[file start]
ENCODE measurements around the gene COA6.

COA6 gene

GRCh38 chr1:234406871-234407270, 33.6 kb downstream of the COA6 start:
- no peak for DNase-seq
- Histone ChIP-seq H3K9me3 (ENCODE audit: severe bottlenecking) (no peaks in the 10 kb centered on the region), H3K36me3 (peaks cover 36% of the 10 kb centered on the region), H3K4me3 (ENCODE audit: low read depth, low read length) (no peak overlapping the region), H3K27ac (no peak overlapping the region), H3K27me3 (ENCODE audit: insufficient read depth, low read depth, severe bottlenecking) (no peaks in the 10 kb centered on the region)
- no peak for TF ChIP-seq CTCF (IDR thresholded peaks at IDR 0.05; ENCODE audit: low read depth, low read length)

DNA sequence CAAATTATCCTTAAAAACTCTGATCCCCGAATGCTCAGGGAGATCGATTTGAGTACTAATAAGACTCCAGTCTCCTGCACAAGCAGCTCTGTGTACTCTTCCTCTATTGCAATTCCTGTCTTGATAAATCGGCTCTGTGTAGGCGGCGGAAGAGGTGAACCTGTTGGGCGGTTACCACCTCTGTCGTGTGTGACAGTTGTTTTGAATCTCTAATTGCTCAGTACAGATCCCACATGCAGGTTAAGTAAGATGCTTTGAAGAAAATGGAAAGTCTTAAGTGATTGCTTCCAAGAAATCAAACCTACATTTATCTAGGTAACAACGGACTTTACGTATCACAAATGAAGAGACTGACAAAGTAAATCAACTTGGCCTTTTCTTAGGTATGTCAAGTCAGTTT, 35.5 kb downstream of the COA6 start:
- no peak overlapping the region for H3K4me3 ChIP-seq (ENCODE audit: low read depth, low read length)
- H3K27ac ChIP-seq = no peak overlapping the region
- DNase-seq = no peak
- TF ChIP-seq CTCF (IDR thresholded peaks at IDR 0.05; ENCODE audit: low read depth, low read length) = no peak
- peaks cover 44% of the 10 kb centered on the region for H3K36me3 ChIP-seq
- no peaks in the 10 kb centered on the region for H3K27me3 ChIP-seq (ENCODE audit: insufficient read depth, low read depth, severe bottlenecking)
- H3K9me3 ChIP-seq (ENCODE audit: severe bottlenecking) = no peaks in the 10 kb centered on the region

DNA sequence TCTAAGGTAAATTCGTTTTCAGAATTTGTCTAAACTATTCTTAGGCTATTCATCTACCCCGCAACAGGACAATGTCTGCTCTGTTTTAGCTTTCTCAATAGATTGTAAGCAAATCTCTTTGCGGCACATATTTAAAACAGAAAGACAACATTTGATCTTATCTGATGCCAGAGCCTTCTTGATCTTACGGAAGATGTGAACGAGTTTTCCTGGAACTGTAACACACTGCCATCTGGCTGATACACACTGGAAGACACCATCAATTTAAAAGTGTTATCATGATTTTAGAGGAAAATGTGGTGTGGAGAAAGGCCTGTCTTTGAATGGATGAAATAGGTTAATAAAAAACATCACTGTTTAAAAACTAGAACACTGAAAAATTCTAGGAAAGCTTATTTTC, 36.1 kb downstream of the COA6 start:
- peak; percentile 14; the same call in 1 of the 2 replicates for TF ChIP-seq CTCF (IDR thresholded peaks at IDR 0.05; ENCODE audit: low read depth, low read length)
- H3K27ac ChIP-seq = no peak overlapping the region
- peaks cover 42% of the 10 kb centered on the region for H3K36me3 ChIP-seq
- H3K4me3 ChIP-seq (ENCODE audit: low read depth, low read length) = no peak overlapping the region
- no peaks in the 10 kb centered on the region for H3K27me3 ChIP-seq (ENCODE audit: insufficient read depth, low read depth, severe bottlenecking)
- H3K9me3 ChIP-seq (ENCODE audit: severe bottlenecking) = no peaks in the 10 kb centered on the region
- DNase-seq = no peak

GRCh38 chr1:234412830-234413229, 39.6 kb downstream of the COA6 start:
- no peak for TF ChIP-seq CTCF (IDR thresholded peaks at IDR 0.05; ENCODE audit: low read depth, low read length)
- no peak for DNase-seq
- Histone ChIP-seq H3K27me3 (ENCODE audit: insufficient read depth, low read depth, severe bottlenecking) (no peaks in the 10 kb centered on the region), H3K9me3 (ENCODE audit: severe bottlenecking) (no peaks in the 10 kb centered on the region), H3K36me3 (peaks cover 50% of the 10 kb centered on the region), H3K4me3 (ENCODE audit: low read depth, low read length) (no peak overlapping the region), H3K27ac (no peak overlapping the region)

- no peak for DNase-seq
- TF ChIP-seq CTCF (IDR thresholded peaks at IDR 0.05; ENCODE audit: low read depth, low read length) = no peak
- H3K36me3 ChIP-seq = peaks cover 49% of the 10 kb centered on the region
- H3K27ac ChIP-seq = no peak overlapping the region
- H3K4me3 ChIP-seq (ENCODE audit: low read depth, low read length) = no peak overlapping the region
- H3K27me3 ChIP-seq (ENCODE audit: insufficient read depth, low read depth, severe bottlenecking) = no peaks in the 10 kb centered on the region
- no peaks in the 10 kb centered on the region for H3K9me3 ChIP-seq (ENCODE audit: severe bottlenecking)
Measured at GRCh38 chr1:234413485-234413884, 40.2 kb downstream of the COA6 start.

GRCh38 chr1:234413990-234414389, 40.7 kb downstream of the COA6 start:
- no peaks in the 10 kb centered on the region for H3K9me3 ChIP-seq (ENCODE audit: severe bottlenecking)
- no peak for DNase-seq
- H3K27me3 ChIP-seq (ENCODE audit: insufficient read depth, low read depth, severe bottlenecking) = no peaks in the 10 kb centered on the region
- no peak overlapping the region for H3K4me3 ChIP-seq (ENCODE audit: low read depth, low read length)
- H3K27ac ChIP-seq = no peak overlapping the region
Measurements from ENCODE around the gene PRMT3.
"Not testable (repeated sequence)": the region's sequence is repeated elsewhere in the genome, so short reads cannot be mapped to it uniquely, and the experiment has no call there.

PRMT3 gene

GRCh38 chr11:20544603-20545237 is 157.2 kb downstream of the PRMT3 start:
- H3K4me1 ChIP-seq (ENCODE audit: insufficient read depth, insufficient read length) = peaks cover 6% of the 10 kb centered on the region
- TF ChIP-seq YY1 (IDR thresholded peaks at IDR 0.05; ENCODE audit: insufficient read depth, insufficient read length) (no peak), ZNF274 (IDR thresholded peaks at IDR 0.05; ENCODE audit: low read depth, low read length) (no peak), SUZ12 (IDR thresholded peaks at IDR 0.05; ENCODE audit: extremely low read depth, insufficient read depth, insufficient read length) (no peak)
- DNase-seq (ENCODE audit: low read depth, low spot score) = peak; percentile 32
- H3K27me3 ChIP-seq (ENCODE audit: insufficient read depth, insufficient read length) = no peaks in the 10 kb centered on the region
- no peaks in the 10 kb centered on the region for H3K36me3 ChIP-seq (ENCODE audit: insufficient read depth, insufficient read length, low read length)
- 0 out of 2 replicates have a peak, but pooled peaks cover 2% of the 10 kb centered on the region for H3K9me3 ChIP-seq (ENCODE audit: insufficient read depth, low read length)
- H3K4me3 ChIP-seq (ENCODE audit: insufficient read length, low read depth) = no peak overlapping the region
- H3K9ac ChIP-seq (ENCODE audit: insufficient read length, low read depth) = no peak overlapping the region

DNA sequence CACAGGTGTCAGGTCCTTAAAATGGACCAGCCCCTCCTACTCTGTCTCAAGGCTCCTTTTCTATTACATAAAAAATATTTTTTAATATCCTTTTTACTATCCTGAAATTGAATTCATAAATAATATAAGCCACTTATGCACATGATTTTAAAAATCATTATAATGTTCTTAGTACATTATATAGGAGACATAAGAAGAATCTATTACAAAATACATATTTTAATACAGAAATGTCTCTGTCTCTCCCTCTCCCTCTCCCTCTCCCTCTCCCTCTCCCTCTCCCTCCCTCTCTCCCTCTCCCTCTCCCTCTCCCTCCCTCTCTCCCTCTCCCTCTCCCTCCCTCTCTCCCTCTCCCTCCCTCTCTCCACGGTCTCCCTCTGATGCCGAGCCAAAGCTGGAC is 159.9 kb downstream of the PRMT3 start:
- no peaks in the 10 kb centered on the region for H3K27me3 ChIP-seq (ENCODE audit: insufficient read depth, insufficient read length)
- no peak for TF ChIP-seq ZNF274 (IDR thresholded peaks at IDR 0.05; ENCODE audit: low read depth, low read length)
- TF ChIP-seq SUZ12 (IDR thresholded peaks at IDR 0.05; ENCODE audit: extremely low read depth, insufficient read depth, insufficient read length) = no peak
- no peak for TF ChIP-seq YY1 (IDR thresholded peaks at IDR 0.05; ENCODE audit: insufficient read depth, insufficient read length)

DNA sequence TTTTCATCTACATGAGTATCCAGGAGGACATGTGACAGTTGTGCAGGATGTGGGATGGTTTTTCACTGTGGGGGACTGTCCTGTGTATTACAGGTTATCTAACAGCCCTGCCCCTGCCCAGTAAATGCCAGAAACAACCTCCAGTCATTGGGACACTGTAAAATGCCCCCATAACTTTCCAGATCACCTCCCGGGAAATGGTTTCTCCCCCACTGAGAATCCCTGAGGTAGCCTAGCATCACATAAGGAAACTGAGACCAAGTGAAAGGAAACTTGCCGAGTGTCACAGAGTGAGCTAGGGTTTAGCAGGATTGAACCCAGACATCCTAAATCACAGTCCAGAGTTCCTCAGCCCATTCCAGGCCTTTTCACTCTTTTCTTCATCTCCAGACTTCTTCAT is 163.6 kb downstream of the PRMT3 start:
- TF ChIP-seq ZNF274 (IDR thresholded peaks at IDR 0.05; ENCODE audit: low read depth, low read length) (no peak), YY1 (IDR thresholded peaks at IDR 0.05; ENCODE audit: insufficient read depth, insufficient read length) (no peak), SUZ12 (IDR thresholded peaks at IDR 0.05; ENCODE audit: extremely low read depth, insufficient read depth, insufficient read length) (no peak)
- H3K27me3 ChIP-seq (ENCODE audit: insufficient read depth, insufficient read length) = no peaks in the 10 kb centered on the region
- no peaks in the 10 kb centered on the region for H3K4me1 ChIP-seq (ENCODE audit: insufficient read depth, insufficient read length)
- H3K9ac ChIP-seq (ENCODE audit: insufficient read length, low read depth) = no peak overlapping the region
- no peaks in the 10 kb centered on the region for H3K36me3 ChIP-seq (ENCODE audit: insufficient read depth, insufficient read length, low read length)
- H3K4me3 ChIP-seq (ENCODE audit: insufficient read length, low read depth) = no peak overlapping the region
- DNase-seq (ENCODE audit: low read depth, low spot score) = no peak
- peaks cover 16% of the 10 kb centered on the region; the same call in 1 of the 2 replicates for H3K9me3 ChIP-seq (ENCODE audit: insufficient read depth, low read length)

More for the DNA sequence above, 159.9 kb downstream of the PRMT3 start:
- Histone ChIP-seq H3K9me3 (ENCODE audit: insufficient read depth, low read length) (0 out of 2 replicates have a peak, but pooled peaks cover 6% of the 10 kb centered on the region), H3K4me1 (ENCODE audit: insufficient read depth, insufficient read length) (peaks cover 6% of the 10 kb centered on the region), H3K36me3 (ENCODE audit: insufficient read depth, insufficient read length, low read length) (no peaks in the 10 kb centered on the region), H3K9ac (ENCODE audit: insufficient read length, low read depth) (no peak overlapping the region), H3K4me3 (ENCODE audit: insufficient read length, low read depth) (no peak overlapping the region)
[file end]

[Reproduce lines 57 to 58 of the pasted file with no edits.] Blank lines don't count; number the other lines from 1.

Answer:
- no peak for TF ChIP-seq YY1 (IDR thresholded peaks at IDR 0.05; ENCODE audit: insufficient read depth, insufficient read length)

DNA sequence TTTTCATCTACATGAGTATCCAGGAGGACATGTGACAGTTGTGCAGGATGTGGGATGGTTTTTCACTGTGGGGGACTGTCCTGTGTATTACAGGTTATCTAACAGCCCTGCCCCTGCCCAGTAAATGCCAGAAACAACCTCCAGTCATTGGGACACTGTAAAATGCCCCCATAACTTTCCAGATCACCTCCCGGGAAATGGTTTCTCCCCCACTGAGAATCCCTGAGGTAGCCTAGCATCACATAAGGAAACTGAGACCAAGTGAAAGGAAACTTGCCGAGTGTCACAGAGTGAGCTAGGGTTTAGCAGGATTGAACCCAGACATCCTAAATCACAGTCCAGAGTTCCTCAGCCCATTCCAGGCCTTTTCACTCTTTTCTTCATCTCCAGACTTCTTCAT is 163.6 kb downstream of the PRMT3 start: